Thus, it is important to ensure your body doesn’t lack Leucine and make sure you obtain a good amount of it from either food or proper supplements.
How Much Leucine Do You Need A Day?
To say the least, the minimum amount of Leucine that a person must consume in a day should be 42 mg per kg of body weight. It means, for a person of 170 lbs, 3.23 g (3232 mg) per day will be perfect.
To be fair, it is not that difficult to achieve the goal, trust me. However, if someone’s into regular fitness regimes, bodybuilding, or an athlete, needless to say, the doses will be higher up the range. It is also considered a fitness favorite since Leucine visibly helps to prevent muscle loss.
Best Sources of Leucine for Vegans
Below are some of the top vegan sources of leucine:
1. Vital Wheat Gluten
Vital wheat gluten tops the list because of its excellent source of Leucine amino acid. Although it is challenging to include wheat gluten in your diet specifically, you can easily give it a shot. Vital wheat gluten is usually used to make seitan.
2. Dried Seaweed
Dried Seaweed is rich in both Leucine and Valine. It is a perfect example of a good source of BCAAs amino acids. However, it is usually proved not too useful due to the fact that it is difficult for anybody to eat at least 100 grams of dried seaweed. Lessen the quantity, and it won’t be of any use anymore.
3. Vegan Protein Powder
Vegan protein powder is one of the best ways to supplement Leucine and is also readily available in the markets and online stores. The best protein powder contain hemp, which is a good source of Leucine and is easily digestible. It is usually advised to stay away from vegan protein powders that contain high sugar levels (or sugar at all).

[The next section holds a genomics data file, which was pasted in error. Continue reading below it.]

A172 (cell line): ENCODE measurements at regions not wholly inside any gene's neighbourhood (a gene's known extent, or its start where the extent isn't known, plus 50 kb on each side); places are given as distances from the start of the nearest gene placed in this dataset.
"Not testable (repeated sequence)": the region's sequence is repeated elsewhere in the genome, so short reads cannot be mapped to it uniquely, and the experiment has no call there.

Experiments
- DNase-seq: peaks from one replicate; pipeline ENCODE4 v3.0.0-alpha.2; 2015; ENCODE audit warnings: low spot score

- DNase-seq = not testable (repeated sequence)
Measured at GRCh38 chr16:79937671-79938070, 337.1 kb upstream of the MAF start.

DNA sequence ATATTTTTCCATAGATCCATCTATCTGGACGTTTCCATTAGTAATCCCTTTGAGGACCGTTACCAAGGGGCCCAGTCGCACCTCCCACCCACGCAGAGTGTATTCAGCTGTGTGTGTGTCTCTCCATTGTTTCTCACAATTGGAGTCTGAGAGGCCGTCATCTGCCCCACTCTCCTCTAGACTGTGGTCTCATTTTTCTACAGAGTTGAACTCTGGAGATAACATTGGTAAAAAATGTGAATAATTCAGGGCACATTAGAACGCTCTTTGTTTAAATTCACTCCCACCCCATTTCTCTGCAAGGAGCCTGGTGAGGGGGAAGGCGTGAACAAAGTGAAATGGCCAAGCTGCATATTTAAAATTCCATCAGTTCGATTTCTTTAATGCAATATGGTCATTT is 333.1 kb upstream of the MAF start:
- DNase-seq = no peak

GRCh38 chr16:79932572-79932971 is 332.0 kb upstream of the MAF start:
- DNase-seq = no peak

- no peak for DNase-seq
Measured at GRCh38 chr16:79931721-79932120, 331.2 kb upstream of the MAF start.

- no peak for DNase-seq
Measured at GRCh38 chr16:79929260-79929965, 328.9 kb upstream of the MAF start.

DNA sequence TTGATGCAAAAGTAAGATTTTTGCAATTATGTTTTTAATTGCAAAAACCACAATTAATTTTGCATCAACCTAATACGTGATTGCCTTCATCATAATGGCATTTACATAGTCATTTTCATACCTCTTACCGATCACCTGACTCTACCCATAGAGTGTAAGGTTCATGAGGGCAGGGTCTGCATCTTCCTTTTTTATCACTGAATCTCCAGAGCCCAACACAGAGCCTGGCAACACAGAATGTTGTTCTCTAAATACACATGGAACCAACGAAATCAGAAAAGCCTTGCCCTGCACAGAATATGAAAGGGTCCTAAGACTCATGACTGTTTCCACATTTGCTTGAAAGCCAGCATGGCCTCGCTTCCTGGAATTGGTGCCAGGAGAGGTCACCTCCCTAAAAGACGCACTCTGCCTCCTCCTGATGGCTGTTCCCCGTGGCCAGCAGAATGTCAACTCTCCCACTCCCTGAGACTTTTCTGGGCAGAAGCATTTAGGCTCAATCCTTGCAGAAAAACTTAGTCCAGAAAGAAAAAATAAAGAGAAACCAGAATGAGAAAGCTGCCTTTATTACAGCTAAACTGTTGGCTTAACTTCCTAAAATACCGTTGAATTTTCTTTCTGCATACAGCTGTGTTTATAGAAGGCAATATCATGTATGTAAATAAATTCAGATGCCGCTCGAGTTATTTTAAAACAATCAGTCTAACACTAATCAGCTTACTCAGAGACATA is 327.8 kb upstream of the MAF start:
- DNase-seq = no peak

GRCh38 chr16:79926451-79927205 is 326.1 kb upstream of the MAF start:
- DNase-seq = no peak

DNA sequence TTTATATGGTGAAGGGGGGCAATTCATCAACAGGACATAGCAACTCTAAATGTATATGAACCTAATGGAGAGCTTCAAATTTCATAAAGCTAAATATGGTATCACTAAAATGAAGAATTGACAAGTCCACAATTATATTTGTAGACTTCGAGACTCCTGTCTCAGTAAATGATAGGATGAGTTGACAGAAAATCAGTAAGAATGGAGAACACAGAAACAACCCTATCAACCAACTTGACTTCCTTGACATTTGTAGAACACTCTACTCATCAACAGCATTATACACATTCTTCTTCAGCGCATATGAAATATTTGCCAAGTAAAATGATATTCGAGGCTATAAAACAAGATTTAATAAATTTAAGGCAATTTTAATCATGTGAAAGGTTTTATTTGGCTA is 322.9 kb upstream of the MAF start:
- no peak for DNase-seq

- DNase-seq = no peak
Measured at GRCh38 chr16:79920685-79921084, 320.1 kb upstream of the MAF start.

Quinoa actually contains a lot of healthy nutrients that are highly beneficial for the body. It is a good source of iron, magnesium, Vitamin B, etc. Quinoa also happens to be an excellent source of amino acids and can be included in your daily diet to extract good Leucine form.
Soybeans are another great source of lean vegan protein and Leucine. It is usually considered an excellent substitute for vegans and offers a number of health benefits. It is suggested that dry roasted beans tend to have higher protein value and lower sugar levels in them.
Oats are extremely popular as a staple all over the world. It can be enjoyed as it or with a cereal meal or in order special dishes. Often bodybuilders opt for oatmeals in their diets due to its numerous health benefits. It has a positive impact on blood sugar levels and releases energy at a gradual pace for the rest of the day; it is also a great source of Leucine.
7. BCAAs Supplements
Vegan BCAA supplements provide the essential Leucine, Isoleucine, and Valine amino acids to the body. They come in both vegan and non-vegan options and can be of both good and bad quality, respectively.
They help to optimize muscle growth, strength capacity, cardiovascular health, etc. BCAAs supplement also has a reputation as a bodybuilder supplement since they are consumed mainly by fitness enthusiasts to build big and bulky muscle mass.
Comparing the Top Vegan Leucine Rich Foods Per 100 Calories
Below table compares the vegan foods high in leucine:
|Food||Serving||Energy (kcal)||Leucine (g) per serving||Leucine (g) per 100 calories|
|Vital wheat gluten||100 g||370||5.40||1.46|
|Kidney beans||1 cup||225||1.23||0.55|
|Pumpkin seeds||1 cup||285||1.01||0.35|
|Lima beans||1 cup||209||0.91||0.43|
|Hemp seeds||3 tbsp||166||0.65||0.39|
|Swiss chard||10 leafs||91||0.62||0.69|
Verdict | Can Vegans Get Enough Leucine on a Plant-based Diet?
Leucine deficiencies can easily lead to poor muscle growth, uncontrolled blood sugar levels, mood changes, etc. Thus, to conclude, there are plenty of vegan options to prevent Leucine deficiency, provided you are careful about what you’re putting in your body.